This Super Bowl weekend, don’t expect to hear a lot about the risk of head injuries. But the conversation continues in the public forum.
By Taylor Sisk
This Sunday’s Super Bowl between the Denver Broncos and Seattle Seahawks will be the most viewed television program of the year.
Many of those tuning in will do so to join friends at a party or – in a once-a-year 180 – strictly to watch the commercials.
But most will actually be into the game: A recent Associated Press-GfK poll found that about 50 percent of Americans consider themselves professional football fans.
Football is now America’s undisputed pastime.
Meanwhile, though, the sport is taking some knocks, most visibly in a documentary released in October called League of Denial, about the National Football League’s handling of head injuries.
While focused on the NFL, the film, adapted from a book by ESPN investigative reporters Mark Fainaru-Wada and Steve Fainaru, also addresses head injuries in high school and collegiate sports.
It tells of the 2010 death of Owen Thomas, a 21-year-old All-Ivy League football player at the University of Pennsylvania who hanged himself. An examination of his brain after his death revealed chronic traumatic encephalopathy, a disease that’s been linked to behavioral disorders in former NFL players.
Thomas had never been diagnosed with a concussion, but, having played football since youth league, had sustained hundreds, perhaps thousands, of blows to his head.
Interviewed in League of Denial, Ann McKie, co-director of the Center for the Study of Traumatic Encephalopathy, who examined Thomas’ brain, said she had expected to find nothing.
“It just floored me,” she said. “I just couldn’t believe what I was seeing.”
“He’s 21; he’s so young,” McKie said. “That [changed] the game for me…. Those subconcussive hits, those hits that don’t even rise to the level of what we call a concussion or symptoms … Just playing the game can be dangerous.”
There certainly will be discussions in many households tuned into the Super Bowl on Sunday about the potential for head injuries.
At a recent screening of League of Denial at Duke University’s Bryan Center, sponsored by the Sanford School of Public Policy’s DeWitt Wallace Center for Media & Democracy, Steve Fainaru said he believes that such conversations are among the most encouraging outcomes of the heightened media attention on sports-related brain injuries.
Research suggests that those conversations are critical. A report released in October by the Institute of Medicine and National Research Council found that a “culture of resistance” prevails among young athletes to reporting symptoms of head injuries.
“We need to change that culture,” said Robert Graham, a professor at George Washington University’s School of Public Health & Health Services and chair of the committee that wrote the report.
The committee called on the NCAA and the National Federation of State High School Associations, in conjunction with the Centers for Disease Control and Prevention and others, to “develop, implement, and evaluate the effectiveness of large-scale efforts to increase knowledge about concussions and change the culture … surrounding concussions among elementary school through college-aged youth and their parents, coaches, sports officials, educators, trainers, and health care professionals.”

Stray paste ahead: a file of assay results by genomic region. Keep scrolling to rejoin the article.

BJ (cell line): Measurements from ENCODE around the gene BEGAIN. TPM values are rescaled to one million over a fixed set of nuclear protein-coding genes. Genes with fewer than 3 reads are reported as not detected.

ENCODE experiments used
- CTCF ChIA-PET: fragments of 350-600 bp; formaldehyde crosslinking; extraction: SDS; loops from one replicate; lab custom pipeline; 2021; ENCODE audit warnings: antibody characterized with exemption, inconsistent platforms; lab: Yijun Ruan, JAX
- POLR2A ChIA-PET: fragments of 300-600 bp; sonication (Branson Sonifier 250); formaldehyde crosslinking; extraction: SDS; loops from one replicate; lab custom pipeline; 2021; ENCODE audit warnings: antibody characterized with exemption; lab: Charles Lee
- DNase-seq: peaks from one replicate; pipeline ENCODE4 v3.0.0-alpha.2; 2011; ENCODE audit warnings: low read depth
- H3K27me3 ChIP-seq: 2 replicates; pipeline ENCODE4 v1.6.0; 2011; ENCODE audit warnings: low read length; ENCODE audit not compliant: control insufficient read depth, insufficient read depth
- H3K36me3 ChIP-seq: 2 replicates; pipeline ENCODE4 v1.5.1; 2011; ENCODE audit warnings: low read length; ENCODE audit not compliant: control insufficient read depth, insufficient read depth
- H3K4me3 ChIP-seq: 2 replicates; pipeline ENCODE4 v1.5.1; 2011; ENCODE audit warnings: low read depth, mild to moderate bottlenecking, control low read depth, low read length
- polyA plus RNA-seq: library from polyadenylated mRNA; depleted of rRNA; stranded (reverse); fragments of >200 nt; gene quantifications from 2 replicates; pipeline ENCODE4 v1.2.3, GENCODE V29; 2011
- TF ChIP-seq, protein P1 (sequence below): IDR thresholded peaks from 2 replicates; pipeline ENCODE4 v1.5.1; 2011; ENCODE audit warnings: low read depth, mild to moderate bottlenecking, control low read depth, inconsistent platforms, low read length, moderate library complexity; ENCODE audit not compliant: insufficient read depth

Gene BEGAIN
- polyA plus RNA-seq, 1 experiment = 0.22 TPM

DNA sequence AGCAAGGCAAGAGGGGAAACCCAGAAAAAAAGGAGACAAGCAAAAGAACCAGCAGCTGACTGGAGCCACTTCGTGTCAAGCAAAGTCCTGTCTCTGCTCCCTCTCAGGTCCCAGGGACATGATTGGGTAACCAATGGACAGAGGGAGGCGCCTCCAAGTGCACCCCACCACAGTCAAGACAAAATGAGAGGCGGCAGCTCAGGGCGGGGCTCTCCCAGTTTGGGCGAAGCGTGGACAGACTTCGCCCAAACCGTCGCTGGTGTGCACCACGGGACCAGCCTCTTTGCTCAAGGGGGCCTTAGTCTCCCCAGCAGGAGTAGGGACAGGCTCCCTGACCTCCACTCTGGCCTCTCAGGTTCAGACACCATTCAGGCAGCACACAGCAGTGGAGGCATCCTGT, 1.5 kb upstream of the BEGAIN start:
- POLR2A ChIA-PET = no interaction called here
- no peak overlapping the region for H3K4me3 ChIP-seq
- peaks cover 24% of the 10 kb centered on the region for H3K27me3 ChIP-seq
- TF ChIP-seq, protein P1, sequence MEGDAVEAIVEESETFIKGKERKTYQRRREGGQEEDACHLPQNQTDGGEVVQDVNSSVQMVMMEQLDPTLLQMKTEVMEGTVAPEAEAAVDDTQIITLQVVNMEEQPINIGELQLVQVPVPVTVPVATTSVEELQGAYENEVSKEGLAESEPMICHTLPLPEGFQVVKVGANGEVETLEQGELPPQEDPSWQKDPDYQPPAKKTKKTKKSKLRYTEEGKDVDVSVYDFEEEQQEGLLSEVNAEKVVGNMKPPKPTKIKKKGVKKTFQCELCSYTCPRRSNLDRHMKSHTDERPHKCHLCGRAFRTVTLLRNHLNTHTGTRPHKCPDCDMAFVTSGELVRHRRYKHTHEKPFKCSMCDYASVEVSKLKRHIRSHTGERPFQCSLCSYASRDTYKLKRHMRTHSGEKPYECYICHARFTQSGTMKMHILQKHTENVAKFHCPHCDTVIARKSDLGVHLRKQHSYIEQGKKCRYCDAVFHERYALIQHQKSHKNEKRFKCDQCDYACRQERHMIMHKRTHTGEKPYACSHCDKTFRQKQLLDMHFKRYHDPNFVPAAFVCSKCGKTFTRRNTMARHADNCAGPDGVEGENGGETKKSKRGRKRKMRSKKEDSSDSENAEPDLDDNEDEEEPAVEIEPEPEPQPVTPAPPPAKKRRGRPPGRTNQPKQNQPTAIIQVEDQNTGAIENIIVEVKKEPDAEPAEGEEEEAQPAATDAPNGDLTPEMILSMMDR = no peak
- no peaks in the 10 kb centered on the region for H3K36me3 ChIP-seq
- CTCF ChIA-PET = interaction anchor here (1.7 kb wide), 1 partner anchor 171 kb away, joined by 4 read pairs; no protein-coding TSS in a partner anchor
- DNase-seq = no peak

Meanwhile, the committee members urged, pay attention to your child after an injury.
‘Ringing in my ear’
Carl Fowler is a 14-year-old sophomore at Northern High School in Durham. He’d played a year of football in middle school and felt he was ready to play varsity at Northern.
He discussed it with his parents. They were aware of the risks; his stepmom, Kara McGee Fowler, a physician’s assistant, had seen parts of League of Denial. It was something Carl wanted to do; it was his decision. And they appreciated that players were given a battery of preseason neurological tests for baseline measurements in case of an injury.
In an early-season game, Carl, a defensive end, sustained a concussion when he was hit from the side. He blacked out for a few seconds. When he came to, “I had a ringing in my ear and I felt kind of like I was floating,” he said.
His stepmom said that the coaches and trainers did a great job of recognizing that the hit was cause for concern. They immediately took him out of the game and did assessments on the sideline, after the game and the next day. He was then seen at Duke Sports Medicine Center’s concussion clinic.
Carl had realized right away that something was wrong. The morning after he was hit, he said, was the worst, and he continued to feel poorly for several days, with headaches and trouble concentrating. Cognitive rest was advised.
Over the course of two weeks, he gradually returned to exercise, then some light practice. He visited his trainer’s office each day for evaluation. In three weeks, after a full assessment, he returned to play.
“It was very reassuring to me that they had done that preseason battery of tests so that we could see where his deficits were during the concussion, then see him make a complete recovery and get back to his baseline,” McGee Fowler said.
When Carl returned to play, she said, “He was ready, and we felt comfortable he was ready.
“I was nervous, but I’m nervous every time he plays.”
Philip Bennett is director of Duke’s DeWitt Wallace Center and served as managing editor of League of Denial. He believes that two things are most responsible for raising public awareness of sports-related head injuries: the fact that the issue has involved high-profile players – such as Junior Seau, who committed suicide, and was subsequently found to have suffered from chronic traumatic encephalopathy (CTE) – and a widespread concern for the safety of youth athletes.
The first confirmed case of CTE to garner much press attention was Hall of Fame Pittsburg Steeler center Mike Webster. Webster tumbled after his retirement into homelessness and extreme depression. When he died in 2002 of heart failure, at age 50, his death certificate indicated that he had suffered from “chronic concussive brain injury.”